NJPP REPORT: Building a More Immigrant Inclusive Tax Code: Expanding the EITC to ITIN Filers

NJPP REPORT: Building a More Immigrant Inclusive Tax Code: Expanding the EITC to ITIN Filers
For Immediate Release

July 15, 2020 – New Jersey could make its tax code fairer and more inclusive by expanding the state’s Earned Income Tax Credit (EITC) to immigrants who file taxes with an Individual Tax Identification Number (ITIN), according to a new report by New Jersey Policy Perspective (NJPP) released on Tax Day.

The EITC, a refundable tax credit claimed when workers file their income tax returns, is a proven tool for boosting the take home pay of low- and moderate-income workers and their families. Not all workers qualify, however, due to narrow eligibility requirements, specifically that a qualifying taxpayer, their spouse, and any qualifying children claimed as dependents must have a Social Security Number (SSN). In New Jersey, 225,000 residents live in households that file taxes using an ITIN.

 

A new report by NJPP, Building a More Immigrant Inclusive Tax Code: Expanding the EITC to ITIN Filers, finds that New Jersey has 139,751 households who file taxes using an ITIN. Approximately half (77,560) would qualify for the EITC but for the requirement to have a Social Security Number.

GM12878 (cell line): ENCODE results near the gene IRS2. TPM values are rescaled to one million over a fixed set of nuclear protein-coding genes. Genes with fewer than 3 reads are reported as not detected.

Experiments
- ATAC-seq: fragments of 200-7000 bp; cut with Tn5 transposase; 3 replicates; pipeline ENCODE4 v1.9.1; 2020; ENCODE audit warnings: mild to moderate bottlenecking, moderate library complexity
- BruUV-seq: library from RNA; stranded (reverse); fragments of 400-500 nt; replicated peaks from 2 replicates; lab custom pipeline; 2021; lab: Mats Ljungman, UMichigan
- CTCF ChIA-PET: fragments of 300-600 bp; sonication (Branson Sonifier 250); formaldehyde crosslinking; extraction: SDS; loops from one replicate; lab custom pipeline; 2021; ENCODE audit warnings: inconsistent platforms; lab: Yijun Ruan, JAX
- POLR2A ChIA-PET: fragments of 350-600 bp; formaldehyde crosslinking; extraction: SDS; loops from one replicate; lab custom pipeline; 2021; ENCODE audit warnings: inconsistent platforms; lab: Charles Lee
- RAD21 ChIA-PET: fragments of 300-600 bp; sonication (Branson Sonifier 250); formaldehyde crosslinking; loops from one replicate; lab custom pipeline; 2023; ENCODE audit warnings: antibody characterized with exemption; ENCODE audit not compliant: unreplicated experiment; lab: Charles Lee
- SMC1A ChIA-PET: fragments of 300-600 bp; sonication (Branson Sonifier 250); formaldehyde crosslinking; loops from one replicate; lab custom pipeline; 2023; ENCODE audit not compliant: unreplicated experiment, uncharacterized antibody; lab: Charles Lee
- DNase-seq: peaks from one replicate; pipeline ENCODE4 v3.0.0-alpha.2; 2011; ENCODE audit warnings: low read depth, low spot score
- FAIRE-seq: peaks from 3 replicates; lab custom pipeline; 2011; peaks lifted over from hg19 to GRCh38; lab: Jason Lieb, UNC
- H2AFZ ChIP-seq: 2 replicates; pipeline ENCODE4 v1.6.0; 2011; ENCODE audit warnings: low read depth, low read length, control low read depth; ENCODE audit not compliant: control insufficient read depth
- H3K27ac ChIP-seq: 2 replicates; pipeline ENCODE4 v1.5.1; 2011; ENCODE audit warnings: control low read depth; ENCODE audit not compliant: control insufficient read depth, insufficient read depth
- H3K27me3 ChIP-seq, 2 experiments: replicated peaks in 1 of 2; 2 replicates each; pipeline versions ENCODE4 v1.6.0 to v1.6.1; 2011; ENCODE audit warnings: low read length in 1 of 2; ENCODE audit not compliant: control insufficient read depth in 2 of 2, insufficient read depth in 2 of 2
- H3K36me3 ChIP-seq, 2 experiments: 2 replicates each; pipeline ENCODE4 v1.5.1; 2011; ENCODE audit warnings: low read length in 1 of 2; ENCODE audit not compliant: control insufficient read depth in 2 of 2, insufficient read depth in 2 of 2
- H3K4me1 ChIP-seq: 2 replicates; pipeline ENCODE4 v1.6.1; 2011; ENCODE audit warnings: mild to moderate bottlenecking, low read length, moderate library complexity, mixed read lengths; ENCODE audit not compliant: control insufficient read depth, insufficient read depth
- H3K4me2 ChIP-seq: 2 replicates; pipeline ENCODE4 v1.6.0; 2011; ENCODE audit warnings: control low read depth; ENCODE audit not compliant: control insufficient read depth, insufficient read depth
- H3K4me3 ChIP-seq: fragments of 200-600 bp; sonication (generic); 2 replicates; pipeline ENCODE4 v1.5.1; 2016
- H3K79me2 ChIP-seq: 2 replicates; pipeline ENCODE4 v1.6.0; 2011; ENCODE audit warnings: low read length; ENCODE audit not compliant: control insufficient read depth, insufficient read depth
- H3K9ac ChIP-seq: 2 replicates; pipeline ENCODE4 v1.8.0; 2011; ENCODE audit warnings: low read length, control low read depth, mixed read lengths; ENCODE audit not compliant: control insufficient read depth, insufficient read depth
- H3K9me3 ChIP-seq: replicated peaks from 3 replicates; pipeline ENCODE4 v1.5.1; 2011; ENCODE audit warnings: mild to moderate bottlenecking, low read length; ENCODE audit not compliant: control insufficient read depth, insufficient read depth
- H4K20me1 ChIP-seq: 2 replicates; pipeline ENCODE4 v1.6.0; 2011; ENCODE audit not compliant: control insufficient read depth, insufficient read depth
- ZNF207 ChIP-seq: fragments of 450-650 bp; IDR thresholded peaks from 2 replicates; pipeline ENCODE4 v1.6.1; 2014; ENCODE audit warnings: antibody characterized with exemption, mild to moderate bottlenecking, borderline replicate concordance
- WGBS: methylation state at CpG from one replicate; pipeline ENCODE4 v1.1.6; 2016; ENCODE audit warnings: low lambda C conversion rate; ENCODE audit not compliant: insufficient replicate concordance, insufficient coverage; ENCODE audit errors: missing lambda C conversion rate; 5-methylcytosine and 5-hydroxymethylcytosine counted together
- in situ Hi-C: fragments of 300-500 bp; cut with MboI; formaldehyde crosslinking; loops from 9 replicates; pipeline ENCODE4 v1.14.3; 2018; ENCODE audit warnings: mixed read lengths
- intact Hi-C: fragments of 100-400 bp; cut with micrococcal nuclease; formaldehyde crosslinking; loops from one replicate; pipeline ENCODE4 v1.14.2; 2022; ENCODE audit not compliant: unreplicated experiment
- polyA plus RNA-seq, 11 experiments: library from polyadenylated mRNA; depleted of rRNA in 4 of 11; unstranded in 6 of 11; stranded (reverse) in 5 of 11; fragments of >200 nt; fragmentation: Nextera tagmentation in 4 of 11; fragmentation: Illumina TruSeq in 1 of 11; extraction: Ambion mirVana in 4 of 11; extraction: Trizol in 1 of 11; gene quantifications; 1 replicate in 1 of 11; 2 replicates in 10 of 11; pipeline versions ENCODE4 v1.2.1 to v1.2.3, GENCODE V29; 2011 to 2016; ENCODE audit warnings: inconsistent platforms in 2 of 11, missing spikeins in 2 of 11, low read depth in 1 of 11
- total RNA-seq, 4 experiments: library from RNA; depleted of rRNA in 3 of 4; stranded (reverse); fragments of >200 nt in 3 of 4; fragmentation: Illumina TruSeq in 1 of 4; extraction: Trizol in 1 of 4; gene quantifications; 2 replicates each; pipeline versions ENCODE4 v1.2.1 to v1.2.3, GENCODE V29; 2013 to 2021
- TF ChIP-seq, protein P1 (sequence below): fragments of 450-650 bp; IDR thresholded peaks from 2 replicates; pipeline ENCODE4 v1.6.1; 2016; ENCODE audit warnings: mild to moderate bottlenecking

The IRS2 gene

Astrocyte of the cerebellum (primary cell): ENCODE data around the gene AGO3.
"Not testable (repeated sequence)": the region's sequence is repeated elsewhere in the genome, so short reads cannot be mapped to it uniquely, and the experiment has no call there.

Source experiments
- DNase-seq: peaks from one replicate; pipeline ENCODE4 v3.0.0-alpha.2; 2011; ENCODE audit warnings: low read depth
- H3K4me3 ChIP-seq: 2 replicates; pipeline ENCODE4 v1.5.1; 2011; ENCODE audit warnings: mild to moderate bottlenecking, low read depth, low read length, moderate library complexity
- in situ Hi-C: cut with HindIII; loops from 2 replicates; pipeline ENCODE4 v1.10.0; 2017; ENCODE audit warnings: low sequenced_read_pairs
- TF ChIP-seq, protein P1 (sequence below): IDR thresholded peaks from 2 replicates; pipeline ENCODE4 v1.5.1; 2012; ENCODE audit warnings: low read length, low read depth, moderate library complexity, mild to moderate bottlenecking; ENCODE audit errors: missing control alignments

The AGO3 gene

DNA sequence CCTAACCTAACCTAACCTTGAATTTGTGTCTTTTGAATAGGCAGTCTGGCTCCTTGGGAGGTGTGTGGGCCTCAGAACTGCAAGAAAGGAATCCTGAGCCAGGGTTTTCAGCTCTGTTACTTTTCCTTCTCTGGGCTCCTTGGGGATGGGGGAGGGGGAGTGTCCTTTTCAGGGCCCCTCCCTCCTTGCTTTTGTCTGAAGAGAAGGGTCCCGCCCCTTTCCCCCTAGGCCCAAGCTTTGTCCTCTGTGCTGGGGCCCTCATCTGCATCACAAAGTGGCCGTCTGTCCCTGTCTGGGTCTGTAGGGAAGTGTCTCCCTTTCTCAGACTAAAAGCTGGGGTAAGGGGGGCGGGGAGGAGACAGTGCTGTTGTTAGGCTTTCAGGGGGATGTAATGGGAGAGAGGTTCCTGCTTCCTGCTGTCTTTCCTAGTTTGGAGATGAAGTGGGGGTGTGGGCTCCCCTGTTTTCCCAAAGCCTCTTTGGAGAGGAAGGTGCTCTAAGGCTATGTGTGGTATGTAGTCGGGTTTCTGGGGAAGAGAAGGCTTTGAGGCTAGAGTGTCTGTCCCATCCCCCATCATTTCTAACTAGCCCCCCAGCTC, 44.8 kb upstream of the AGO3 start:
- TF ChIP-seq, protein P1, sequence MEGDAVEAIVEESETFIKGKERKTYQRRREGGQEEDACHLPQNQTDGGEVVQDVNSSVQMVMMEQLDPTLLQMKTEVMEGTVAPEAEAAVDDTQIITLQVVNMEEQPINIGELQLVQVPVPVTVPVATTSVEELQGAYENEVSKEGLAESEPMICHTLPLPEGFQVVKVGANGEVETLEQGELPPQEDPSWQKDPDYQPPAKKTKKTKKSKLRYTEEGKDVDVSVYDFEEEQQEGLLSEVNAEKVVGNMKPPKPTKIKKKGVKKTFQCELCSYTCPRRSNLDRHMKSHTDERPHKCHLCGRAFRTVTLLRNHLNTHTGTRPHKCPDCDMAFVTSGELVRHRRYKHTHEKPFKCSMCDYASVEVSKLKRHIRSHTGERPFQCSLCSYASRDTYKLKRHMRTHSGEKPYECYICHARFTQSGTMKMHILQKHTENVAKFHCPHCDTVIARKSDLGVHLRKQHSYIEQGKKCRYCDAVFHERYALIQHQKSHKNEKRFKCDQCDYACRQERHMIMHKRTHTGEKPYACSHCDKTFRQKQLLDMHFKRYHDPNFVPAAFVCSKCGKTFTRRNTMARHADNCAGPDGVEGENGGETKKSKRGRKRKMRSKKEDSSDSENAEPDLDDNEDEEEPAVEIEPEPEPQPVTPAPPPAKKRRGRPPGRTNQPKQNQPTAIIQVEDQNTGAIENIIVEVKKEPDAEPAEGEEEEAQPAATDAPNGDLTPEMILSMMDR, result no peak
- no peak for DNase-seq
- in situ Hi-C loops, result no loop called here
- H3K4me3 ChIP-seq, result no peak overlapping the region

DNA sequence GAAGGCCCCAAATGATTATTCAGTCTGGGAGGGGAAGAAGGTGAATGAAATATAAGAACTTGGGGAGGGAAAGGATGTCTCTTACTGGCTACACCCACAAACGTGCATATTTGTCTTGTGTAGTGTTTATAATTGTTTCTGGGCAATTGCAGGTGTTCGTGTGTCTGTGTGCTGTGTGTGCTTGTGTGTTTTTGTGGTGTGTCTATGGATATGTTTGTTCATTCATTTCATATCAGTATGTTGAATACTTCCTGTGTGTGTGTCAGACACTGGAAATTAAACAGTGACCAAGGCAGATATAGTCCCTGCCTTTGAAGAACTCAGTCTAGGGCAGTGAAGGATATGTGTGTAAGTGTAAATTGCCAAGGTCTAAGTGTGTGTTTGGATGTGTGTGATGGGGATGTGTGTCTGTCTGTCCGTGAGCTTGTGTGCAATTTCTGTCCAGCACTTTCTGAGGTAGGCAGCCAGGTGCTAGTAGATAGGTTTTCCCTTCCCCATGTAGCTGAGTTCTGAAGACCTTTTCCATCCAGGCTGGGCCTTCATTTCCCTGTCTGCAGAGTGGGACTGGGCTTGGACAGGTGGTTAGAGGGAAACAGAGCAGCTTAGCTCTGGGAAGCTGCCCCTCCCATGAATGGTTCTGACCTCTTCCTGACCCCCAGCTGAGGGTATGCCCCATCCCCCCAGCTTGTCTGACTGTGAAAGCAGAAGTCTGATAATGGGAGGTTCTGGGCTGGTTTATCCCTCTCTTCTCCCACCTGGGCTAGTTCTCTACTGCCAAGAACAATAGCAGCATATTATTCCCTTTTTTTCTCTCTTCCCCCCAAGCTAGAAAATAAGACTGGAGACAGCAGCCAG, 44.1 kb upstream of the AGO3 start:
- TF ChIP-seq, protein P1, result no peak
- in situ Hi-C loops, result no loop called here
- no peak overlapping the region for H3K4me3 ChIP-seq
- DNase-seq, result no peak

“The EITC’s narrow eligibility requirements push many households who are struggling to make ends meet further behind,” said Vineeta Kapahi, Policy Analyst at New Jersey Policy Perspective and author of the report. “By simply reducing barriers to the EITC, the state could take a step toward addressing racism and anti-immigrant bias in the tax code. Extending the EITC to include households who file taxes using an ITIN would help thousands of New Jersey residents better afford their basic needs, improve health and education outcomes, and provide a boost to state and local economies.”

 

According to the report, extending the state EITC to ITIN filers would benefit an estimated 54,100 households in New Jersey, assuming current participation rates. This proposal would add an estimated $54.5 million to the state economy, benefitting workers, businesses, and communities in every corner of New Jersey.

 

“As New Jersey recovers from unprecedented health and economic crises, we are missing out on an opportunity to both improve the economic security and wellbeing of families who have fallen on hard times and send a much needed boost to local economies across the state,” Kapahi added.

 

Read the full report here.

 

New Jersey Policy Perspective (NJPP) is a nonpartisan think tank that drives policy change to advance economic, social, and racial justice through evidence-based, independent research, analysis, and advocacy.

 

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